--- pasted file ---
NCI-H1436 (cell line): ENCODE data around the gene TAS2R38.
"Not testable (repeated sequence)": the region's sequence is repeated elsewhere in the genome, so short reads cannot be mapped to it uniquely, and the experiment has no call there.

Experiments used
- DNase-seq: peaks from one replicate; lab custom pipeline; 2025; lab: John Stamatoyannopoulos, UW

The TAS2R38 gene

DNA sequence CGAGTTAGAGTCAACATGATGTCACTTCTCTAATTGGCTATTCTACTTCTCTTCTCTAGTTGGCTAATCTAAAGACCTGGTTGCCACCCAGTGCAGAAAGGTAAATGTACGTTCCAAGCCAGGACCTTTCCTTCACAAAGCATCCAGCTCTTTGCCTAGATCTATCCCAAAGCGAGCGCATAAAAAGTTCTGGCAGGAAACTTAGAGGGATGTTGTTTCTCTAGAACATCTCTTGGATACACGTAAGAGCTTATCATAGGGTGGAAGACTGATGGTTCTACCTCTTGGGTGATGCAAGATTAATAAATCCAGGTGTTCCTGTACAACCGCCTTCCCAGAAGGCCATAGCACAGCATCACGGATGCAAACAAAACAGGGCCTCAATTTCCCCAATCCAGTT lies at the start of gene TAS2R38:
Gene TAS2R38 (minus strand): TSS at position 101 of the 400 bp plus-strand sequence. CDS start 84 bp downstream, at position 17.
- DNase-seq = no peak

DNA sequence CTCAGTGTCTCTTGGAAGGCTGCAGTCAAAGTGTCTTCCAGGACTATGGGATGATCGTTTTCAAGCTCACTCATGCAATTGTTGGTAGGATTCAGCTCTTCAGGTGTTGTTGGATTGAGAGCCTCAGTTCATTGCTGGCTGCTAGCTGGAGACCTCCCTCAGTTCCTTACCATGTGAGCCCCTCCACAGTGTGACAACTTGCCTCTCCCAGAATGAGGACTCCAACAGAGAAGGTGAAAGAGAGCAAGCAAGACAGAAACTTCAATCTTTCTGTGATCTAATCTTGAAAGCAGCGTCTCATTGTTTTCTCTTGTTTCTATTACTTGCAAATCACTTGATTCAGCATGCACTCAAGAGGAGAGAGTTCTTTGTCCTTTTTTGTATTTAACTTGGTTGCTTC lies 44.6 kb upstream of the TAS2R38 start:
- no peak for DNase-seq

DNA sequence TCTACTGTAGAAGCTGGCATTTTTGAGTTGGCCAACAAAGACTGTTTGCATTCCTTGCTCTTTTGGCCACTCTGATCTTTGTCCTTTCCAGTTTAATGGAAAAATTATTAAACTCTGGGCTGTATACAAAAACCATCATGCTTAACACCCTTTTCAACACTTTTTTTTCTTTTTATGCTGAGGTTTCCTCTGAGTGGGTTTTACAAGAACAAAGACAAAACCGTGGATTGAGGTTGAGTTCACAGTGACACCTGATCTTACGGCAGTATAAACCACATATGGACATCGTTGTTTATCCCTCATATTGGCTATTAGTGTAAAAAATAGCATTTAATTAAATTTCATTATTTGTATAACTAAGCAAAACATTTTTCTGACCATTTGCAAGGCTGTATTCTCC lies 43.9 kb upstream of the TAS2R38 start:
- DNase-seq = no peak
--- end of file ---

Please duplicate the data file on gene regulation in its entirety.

NCI-H1436 (cell line): ENCODE data around the gene TAS2R38.
"Not testable (repeated sequence)": the region's sequence is repeated elsewhere in the genome, so short reads cannot be mapped to it uniquely, and the experiment has no call there.

Experiments used
- DNase-seq: peaks from one replicate; lab custom pipeline; 2025; lab: John Stamatoyannopoulos, UW

The TAS2R38 gene

DNA sequence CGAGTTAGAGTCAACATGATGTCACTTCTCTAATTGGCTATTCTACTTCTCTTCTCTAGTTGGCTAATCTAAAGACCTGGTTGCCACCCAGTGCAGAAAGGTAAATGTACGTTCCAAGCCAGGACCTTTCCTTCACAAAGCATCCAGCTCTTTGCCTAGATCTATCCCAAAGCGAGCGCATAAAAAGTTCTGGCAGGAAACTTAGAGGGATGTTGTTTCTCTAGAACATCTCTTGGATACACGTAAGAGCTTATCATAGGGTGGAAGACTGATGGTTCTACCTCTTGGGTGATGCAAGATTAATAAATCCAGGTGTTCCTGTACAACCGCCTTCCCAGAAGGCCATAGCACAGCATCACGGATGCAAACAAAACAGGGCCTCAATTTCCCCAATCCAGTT lies at the start of gene TAS2R38:
Gene TAS2R38 (minus strand): TSS at position 101 of the 400 bp plus-strand sequence. CDS start 84 bp downstream, at position 17.
- DNase-seq = no peak

DNA sequence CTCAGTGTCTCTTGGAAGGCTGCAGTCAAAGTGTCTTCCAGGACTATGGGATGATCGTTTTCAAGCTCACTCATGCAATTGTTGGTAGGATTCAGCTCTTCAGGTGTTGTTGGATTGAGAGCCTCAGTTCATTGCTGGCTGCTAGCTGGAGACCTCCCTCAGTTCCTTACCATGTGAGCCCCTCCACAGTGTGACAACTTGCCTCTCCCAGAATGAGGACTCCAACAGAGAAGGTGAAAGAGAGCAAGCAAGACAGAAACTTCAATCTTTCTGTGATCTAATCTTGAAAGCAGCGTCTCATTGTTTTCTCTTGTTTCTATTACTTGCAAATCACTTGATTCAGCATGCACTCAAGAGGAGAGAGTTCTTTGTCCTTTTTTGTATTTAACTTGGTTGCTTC lies 44.6 kb upstream of the TAS2R38 start:
- no peak for DNase-seq

DNA sequence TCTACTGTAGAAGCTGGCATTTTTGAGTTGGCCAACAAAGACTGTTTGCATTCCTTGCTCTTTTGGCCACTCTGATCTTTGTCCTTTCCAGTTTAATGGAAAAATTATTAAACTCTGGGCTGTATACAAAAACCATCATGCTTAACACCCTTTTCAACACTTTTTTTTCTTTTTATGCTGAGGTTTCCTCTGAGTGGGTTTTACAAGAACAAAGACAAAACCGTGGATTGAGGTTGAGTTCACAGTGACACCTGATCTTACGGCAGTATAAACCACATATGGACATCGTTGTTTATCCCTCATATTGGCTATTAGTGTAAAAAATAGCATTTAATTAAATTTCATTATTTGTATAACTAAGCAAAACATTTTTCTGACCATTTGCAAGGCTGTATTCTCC lies 43.9 kb upstream of the TAS2R38 start:
- DNase-seq = no peak